Grayburg Formation (Permian, Lower Guadalupian) Uplift-Related Porosity-Permeability Enhancement, Permian Basin, USA
Lindsay, Robert F.
The Grayburg Formation (Permian, Lower Guadalupian) was deposited on a distally steepened, mixed carbonate-siliciclastic ramp that was dolomitized and hosts the second largest suite of producing reservoirs in the Permian Basin of west Texas and southeastern New Mexico, USA. Following burial, regional uplift during Eocene to Early Miocene created a large recharge area west of the Permian Basin, referred to as the Southern Rocky Mountain Epeirogene and Rio Grande Rift. Uplift was due to emplacement of Trans-Pecos magmatic province intrusives and extrusives. This uplifted terrane recharged hot meteoric water (113° C to 224.5° C) into the subsurface, with a minimum drop in elevation of 1676 m (5500 ft) over 160 Km (100 miles). Recharging meteoric water swept through porous-permeable ramp margin strata, created an elevated geothermal gradient into the west side of the basin, formed residual oil intervals, and solution-enhanced porosity in grain-rich strata. This included up-dip solution enhancement of stratigraphic trap lithofacies, which repositioned stratigraphic traps farther up-dip. Dissolution created highly-etched dolomite crystals that turned the "classic" West Texas-southeastern New Mexico tight dolomitized carbonate reservoirs into laterally well connected, porous and permeable strata that responded to secondary (waterflood) and tertiary (CO2 assisted waterflood) recovery operations, with secondary recovery matching primary recovery. In some oil fields meteoric water rehydrated anhydrite beds/nodules to gypsum and hydraulically fractured individual evaporite beds/nodules. Some fractures were solution-enlarged, while others were cemented with gypsum.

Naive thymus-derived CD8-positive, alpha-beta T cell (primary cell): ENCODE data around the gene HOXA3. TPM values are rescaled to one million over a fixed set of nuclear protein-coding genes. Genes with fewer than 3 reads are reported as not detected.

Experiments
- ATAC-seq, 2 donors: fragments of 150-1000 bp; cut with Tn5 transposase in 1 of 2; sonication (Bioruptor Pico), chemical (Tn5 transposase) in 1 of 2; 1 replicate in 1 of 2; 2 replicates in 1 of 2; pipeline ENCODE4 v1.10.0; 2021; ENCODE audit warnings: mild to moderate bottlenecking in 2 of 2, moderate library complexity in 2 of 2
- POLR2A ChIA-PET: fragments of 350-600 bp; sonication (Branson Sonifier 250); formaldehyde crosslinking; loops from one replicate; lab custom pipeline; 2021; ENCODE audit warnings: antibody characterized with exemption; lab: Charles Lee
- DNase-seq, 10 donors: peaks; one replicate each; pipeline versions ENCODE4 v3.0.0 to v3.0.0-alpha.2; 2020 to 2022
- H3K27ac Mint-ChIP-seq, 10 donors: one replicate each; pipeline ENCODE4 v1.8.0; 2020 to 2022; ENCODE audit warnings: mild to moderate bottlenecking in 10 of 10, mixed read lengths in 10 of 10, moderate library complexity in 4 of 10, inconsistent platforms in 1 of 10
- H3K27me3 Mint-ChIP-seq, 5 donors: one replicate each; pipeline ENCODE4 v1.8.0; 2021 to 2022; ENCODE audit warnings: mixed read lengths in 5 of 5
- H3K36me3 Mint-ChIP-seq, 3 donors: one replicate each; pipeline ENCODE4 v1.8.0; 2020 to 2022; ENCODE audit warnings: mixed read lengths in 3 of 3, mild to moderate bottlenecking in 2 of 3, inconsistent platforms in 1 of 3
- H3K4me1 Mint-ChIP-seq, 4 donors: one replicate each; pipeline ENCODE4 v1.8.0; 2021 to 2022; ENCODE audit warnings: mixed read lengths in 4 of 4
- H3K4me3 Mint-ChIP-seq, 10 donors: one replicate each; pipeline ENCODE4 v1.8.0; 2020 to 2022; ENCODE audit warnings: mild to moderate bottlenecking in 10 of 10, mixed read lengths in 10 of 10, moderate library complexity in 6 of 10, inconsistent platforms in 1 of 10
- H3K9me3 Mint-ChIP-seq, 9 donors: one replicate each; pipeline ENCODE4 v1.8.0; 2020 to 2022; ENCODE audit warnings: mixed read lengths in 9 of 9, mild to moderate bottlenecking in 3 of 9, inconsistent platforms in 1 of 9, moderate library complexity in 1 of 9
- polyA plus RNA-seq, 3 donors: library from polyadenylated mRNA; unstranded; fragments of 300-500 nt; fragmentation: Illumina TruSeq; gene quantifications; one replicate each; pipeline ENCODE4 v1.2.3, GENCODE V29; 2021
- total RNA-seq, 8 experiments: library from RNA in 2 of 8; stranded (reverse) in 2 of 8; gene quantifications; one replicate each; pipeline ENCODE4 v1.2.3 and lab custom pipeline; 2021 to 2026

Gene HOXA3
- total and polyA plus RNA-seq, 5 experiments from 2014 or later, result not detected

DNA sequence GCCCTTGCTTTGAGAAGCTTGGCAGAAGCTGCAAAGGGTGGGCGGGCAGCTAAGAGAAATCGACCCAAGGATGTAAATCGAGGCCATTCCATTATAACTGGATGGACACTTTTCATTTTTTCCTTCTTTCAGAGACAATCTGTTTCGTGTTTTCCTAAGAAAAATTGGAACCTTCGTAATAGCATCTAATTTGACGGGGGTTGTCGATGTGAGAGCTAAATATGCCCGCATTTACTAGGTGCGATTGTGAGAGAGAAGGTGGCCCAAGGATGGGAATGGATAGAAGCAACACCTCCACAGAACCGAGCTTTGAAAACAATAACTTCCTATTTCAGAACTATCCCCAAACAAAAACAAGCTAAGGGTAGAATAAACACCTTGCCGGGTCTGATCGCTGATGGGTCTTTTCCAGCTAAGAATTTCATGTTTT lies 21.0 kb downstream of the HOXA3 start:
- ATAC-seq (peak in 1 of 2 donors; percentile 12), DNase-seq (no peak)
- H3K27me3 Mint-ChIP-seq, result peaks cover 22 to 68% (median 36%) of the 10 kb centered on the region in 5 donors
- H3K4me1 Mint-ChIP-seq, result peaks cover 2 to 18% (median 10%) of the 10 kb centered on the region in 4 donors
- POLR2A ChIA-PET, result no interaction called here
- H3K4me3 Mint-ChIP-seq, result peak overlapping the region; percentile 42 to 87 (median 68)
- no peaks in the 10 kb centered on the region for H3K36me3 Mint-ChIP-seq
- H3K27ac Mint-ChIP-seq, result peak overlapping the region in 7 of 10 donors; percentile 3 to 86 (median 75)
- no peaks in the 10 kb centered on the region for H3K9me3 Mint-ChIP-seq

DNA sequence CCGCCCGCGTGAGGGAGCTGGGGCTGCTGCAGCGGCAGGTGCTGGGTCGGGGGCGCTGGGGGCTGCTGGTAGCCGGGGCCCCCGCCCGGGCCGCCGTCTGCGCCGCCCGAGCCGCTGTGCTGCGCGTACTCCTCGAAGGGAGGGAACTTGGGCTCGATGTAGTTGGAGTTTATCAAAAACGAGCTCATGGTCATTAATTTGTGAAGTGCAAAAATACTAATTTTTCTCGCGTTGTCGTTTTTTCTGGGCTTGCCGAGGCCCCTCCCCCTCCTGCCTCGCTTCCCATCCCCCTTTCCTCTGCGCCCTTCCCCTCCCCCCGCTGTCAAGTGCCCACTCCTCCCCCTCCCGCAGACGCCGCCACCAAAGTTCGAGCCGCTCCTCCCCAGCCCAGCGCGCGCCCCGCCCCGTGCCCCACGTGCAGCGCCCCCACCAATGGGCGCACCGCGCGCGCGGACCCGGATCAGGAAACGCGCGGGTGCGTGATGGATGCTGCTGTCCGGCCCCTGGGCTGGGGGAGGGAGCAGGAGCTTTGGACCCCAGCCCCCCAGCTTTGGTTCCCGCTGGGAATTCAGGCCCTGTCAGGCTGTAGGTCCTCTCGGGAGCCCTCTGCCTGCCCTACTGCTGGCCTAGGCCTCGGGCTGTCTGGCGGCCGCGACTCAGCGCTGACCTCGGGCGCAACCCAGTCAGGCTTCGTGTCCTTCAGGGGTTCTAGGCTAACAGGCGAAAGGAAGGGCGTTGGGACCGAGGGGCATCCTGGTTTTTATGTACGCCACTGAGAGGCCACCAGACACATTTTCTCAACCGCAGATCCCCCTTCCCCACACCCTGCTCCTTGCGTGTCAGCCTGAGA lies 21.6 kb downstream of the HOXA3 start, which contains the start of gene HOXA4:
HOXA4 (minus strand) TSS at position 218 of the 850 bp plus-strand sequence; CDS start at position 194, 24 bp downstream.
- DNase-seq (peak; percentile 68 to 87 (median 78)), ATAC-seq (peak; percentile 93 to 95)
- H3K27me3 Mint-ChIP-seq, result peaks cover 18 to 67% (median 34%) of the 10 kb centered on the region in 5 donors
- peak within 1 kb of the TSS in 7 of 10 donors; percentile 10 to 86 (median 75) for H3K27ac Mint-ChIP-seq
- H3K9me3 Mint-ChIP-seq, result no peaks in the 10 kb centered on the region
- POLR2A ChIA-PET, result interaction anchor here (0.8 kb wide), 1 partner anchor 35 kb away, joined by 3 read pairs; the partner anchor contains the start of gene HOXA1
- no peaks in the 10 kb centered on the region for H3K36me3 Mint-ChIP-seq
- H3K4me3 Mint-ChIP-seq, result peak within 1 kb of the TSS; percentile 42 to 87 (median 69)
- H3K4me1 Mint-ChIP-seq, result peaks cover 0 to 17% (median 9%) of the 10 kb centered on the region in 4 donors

In the Middle to Late Miocene, extension of the Rio Grande Rift tore apart the large east-dipping limb recharge area and developed a series of horsts and grabens. From the center of the rift at the Rio Grande River eastward these horsts and grabens are the: Franklin Mountains, Hueco Balson, Hueco and Sierra Diablo mountains, and Salt Flat graben, with the Sacramento, Guadalupe, Apache, and Glass mountains remaining attached to the west and south sides of the Permian Basin. At this time high volumes of highly pressured, hot meteoric water ceased to recharge into the basin and was replaced by low volumes of low pressured, cool meteoric water that was not capable of sweeping through reservoirs. The Permian Basin is now a cool basin with Grayburg reservoirs containing bottom-hole temperatures of 37° C.
AAPG Search and Discovery Article #90163©2013AAPG 2013 Annual Convention and Exhibition, Pittsburgh, Pennsylvania, May 19-22, 2013